UK based Electronic producer Laxcity (Josh Mbewe) has this introverted and somewhat reserved nature to him that tends to arise even during interviews. On the latest episode of the Fox Tales Podcast, however, we experience something different from the producer. I’ll dive more into that soon… But if you’re unfamiliar with who he is and the work that he’s put out then it’s my absolute pleasure to welcome you to the world of emotionally rich Electronic music that’s created by this artist.
The amalgamation of Future Bass, Vapor Twitch, and Future Beats that are found throughout his discography has not only led to him brushing shoulders with his idols and playing intercontinental shows but also a deal with ALT Vision – undeniably one of the hottest labels around for Electronic music. How did he get to this point? Well, Laxcity tells us all about it in this episode. From his humble beginnings in Zambia to his tough transition into the UK where he started making music. Throughout the conversation, we get to hear a Laxcity that seems like he has loosed the shackles of anxiety that he’s struggled with and his story as Josh rises to the conversation in a manner that’s deep, and at times fun and lighthearted. In short, this is probably the most personal Laxcity interview you’ll hear so far as we also discuss race, relationships, anxiety, and more. I truly hope you enjoy and walk away with a thing or two you can use in your life. Below the podcast, I've included some of the moments I thought were memorable in the interview.
Growing up black, particularly in the 2000s there was a stigma that we’re “supposed” to like Hip Hop, R&B and other ‘Urban’ genres. In your case, you mainly gravitated towards Rock, Dubstep and other forms of Electronica when you were younger. Did you have any experiences where you were picked on by virtue of the “mismatch” between the color of your skin and your taste in music?
Yeah! I was a big social outcast at school. It kinda got to me a bit but eventually, I stopped caring. There was definitely a lot of that feeling of being boxed in by imposed stereotypes, even from my black friends who would say stuff like “you’re Black, you’re supposed to like Rap”. In my case, there was a lot of pressure to listen to Grime. I’m actually still not into Grime and Drill. I sometimes wonder if my disconnect with Grime has something to do with my rough and uneasy initial experience of the UK. It felt like a “requirement” when I was growing to be into those kinds of genres. It’s honestly felt so refreshing to be in conversations and someone would ask me “do you know Medasin, Joji" or any other acts that are more left field.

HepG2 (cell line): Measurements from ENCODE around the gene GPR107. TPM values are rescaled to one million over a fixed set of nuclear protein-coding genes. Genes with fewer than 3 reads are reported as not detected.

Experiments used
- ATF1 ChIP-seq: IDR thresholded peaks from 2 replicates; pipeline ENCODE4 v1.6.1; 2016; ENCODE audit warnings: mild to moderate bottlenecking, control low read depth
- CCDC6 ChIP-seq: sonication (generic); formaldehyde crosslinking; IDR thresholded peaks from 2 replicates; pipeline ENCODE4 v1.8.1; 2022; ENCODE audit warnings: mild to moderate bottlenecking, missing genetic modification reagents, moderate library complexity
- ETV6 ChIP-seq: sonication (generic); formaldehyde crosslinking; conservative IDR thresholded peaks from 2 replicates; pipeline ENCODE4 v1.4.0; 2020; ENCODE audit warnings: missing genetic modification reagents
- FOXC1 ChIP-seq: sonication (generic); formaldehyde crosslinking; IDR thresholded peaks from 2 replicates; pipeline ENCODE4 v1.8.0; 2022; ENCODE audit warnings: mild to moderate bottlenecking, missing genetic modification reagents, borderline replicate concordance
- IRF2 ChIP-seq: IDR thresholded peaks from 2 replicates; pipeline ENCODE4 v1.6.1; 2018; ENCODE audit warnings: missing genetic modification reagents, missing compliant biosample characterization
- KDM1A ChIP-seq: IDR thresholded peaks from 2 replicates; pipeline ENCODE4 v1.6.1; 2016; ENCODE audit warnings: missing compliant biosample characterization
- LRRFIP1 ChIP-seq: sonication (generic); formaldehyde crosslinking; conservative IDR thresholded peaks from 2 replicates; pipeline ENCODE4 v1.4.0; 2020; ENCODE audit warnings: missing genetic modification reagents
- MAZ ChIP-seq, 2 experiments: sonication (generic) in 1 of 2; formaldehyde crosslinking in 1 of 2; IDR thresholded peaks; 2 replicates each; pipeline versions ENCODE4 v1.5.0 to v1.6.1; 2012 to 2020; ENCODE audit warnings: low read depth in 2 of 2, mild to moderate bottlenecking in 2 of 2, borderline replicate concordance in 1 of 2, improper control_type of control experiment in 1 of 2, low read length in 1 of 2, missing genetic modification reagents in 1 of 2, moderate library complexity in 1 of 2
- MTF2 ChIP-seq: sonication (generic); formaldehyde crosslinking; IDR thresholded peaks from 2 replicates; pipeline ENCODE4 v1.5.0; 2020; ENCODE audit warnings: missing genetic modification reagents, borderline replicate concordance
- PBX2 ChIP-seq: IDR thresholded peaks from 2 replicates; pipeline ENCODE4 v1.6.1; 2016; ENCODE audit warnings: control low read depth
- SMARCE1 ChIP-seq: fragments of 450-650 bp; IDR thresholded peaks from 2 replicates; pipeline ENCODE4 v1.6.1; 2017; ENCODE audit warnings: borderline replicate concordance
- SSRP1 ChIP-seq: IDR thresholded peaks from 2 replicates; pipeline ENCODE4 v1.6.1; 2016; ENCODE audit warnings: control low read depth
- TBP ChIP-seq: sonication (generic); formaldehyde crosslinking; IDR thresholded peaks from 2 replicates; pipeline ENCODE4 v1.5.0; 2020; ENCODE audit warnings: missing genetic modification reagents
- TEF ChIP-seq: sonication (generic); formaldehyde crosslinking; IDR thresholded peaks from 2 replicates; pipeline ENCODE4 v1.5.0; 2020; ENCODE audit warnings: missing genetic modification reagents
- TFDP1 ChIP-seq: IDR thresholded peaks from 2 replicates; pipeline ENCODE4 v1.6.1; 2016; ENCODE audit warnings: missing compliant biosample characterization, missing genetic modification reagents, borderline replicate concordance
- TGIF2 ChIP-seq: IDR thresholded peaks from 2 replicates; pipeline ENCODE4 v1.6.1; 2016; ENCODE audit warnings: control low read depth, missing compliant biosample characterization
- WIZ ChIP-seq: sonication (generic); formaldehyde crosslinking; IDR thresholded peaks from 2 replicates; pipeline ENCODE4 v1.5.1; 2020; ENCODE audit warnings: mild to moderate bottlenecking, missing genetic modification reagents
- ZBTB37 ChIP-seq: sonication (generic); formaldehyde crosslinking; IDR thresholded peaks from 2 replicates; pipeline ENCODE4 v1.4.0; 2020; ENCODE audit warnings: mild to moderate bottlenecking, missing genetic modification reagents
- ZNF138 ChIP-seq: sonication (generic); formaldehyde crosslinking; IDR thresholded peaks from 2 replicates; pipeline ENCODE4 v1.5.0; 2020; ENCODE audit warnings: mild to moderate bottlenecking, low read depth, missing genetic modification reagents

What helped you grow and blossom from your experiences with anxiety?
It’s mainly been my friends. I’ve had a lot of help from them. My friends in the industry too have been vital. Hanz and I talk all the time and we’re pretty much the same person. We try to support each other on a range of different things. Having someone who is very relatable and knows what you're going through has not only been helpful in my self-improvement journey but it also provides a sense of comfort. I start to believe the world isn’t as bad as I believe it to be and that I can navigate through it if I try. But yeah, overall the biggest help has been friends. Moving out of my parent's place and gaining independence helped too especially discovering things on my own and doing things at my own pace.
Laxcity’s monologue on communication:
You know when people put filler words in their sentences? I think that’s a very acceptable way of communication. My dad was very determined to rid me of words such as “like”. “uhmmm”, especially since I used those as filler words often so I can see why he tried to get me to stop saying them. But I think if anyone wants to communicate in that way, they should. I know presentation and tone are very important when you speak. They say you have to be well-spoken to be respected. But for those where respect doesn’t come easy, we should definitely hear them out. You might miss a lot of things by not doing so.
That’s also another reason I make music in the first place. I really intended my music to be for those who are underrated in school or something and need a sense of hope, telling them they’re not alone and having the music help them through a hard time is what I want to do with my music. It’s that, and also the progression of my production as well. Getting better at my craft fills me up, especially since I feel like I’m growing exponentially.
What was going on in your life during the creation of Catharsis? It sounds emotionally rich and this is heightened by the orchestral arrangements?
In one word - relationships. Just trying failing, trying, and failing… Going through the motions of dating as well. The story is about a boy and girl that meet, the man invests all of himself into the relationship. Basically, the man simps, the girl doesn’t like it and leaves, and he ends up getting hurt. However, he ends up meeting someone else at the end. That is very reflective of what happened to me. But right now I’ve been single for about two years and I’m happy where I am and don’t quite feel like trying anymore lol. At the time emotions were flying high and I wanted to write about how I was feeling.